Besides the “gone with the wind” conversion that delivers higher initial costs than conventional fuel-powered electricity, Maryknoll has found additional opportunities to improve energy efficiency in many of its buildings, specifically those constructed prior to 1970.

Windows have been upgraded from single-pane glass to double-insulated glass to reduce energy loss during winter heating and summer cooling periods. Biodegradable floor tiling was added during the renovation Bishop James A. Walsh building, originally constructed in 1915 and named after one of Marykoll’s co-founders.

Coupled with these architectural renovations, Maryknoll has installed energy- and water-efficient washing machines and dishwashers, low-flow toilets and shower heads that minimize water flow.  Heating system updates are being researched which will improve the trapping and recycling of steam, positively affecting water efficiency. Even lights have been gradually replaced with more efficient housings and bulbs.

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Cleaning chores have also been placed on Maryknoll’s environmental improvement list.

Maryknoll’s Custodial Services department has introduced low-suds, dye-free detergent for laundry and EPA-approved, biodegradable cleaning products derived from renewable resources, such as fruits, soybeans and corn. The change has reduced reliance on products that contain ammonia, bleach and phosphorous.  Paper products are bleach-free and consist of 80 percent recycled content.

For trash disposal, Maryknoll switched from heavy density plastic liners to low density products to remove lightweight waste. Lower density liners use less fossil fuel in the manufacturing process. In an effort to always find “greener” solutions, Maryknoll’s Procurement department is currently researching the viability of biodegradable trash can liners. The Society also recycles paper, cardboard, various plastics and metals.

Within the workplace, Maryknoll’s 32 Xerox network color copiers use acid-free paper and cartridge-free technologies that employ compact and non-toxic color solid ink sticks. The machines reduce the amount of copier office waste by 90 percent when compared with similar color laser products.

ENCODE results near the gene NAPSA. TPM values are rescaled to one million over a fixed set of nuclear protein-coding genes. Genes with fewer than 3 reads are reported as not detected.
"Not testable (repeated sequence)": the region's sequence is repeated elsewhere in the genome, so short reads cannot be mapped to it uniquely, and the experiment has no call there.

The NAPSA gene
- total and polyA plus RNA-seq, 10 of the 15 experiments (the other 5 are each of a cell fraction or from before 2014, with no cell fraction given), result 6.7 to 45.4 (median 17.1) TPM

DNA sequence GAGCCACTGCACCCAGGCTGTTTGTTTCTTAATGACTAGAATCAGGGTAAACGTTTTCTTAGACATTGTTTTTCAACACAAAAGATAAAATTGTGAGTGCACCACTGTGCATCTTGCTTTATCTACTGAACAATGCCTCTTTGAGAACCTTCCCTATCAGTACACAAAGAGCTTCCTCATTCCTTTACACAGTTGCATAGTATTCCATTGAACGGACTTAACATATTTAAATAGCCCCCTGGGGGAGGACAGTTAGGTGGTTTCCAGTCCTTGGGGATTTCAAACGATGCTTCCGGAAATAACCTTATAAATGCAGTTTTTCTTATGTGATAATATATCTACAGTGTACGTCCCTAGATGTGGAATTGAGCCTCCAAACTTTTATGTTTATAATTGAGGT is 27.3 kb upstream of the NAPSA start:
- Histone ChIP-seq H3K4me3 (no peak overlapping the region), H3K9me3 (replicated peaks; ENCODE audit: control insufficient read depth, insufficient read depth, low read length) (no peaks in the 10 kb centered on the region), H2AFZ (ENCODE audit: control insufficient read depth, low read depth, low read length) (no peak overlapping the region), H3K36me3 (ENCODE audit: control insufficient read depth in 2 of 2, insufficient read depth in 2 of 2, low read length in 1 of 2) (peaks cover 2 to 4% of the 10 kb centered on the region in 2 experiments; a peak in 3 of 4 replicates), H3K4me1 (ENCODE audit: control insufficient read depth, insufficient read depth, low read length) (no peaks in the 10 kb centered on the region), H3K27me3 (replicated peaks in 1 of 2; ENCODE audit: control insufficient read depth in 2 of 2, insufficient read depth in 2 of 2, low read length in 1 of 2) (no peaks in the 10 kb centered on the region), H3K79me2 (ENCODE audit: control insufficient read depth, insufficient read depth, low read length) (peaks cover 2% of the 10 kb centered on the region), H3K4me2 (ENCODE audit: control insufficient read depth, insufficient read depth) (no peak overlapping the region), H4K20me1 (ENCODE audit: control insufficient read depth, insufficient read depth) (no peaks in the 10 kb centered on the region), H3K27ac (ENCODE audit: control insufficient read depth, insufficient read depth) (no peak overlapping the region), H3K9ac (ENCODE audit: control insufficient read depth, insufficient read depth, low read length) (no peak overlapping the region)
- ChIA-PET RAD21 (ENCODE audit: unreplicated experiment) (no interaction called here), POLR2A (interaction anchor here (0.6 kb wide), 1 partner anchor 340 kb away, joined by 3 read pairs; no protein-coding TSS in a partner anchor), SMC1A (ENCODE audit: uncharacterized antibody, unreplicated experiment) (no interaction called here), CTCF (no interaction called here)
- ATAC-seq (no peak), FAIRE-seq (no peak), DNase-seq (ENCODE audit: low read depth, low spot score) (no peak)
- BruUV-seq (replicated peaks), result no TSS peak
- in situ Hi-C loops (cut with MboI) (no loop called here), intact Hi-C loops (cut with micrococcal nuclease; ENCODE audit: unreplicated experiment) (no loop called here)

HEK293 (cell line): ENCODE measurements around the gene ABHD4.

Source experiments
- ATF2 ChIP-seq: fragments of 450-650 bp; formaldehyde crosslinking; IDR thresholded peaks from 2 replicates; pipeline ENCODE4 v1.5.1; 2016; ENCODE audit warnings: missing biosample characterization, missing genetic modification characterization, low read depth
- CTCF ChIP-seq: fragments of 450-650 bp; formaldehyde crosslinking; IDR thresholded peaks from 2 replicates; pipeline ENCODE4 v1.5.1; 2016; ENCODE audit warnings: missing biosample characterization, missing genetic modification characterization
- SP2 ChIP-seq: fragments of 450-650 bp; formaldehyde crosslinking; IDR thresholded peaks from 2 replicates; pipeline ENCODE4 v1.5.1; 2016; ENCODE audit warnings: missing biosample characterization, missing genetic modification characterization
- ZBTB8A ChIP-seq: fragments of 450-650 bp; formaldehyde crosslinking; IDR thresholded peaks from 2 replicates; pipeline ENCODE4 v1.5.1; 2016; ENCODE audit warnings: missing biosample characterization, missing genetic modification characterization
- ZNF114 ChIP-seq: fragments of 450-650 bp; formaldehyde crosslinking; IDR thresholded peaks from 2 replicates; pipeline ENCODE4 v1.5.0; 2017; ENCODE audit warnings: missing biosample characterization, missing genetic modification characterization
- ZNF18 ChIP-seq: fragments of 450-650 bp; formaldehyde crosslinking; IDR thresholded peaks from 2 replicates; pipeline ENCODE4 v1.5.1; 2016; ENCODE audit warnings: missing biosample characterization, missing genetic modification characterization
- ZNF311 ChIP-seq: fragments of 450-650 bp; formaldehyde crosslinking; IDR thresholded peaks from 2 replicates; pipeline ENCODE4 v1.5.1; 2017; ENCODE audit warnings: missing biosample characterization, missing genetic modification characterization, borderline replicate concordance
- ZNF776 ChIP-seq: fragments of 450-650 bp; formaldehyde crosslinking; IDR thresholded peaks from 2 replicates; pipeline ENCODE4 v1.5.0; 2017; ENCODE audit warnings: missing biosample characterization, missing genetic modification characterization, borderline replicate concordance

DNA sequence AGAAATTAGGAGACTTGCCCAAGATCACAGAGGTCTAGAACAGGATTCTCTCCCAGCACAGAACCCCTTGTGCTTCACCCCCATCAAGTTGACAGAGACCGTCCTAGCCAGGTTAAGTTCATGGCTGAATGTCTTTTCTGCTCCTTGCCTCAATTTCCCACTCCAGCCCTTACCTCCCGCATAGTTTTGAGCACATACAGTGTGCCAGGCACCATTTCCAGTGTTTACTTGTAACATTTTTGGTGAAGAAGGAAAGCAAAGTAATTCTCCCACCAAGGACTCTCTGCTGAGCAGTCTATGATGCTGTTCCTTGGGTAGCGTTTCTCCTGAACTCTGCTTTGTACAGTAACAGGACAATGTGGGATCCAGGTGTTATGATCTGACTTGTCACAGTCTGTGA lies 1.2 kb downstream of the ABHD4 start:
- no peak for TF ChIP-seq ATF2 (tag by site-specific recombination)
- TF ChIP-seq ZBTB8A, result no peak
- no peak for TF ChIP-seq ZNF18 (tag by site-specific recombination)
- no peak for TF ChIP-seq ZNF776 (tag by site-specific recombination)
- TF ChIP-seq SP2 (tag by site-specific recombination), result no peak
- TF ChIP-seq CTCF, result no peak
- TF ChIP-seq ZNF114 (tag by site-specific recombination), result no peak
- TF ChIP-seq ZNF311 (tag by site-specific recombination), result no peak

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For years, supporters of Maryknoll and its work in mission have witnessed the green initiative first hand and, literally, in their hands, with the bi-monthly delivery of Marykoll magazine and the Spanish-language magazine, Misioneros. Maryknoll began printing its magazines on paper stock with recycled content and with recyclable soy based inks in 1995.

Paper stock for each issue is procured from land certified by the Forest Stewardship Council, which is part of the Rainforest Alliance. The process prevents destruction of valuable forests by encouraging reseeding and replanting.

In the Print Shop at Maryknoll, which creates smaller documents, prayer cards and fundraising mailers, the amount of caustic chemicals for cleaning the presses has been reduced for some of the equipment and totally abandoned for other machines. Recycled paper, soy and vegetable-based inks, and fewer toxic chemicals to clean machines now are found in the shop’s inventory.

Maryknoll Print Shop using recycled products

In mission countries, many Maryknollers fulfill their work by traveling on mules, horses, or bicycles. Back home, when they are assigned to visit parishes and schools to educate Catholics about mission, they have started to rely on hybrid cars.

The Maryknoll green initiative also extends into partnerships with outside contractors such as Flik Hospitality Group, the food supplier that provides 3,210 meals each week for the priests and Brothers who live and work at the Maryknoll Mission Center, as well as lunch for more than 200 employees.  The kitchen is outfitted with energy-efficient equipment that, over time, have reduced energy costs.  Most recently, plastic utensils have been replaced in food service and break rooms with vegetable-based products.

The reenergized commitment by Maryknoll leadership and its employees to conserve and protect the environment is an important part of the mission spirit fostered by the Maryknoll Fathers and Brothers.  Employees are educated through articles provided by Maryknoll’s Eco-Mission team, published in their quarterly Newsletter. Stewardship is closely aligned with the commitment to help the poor and the underserved around the world, which is evidenced by Maryknoll’s commitment to be green and environmentally responsible.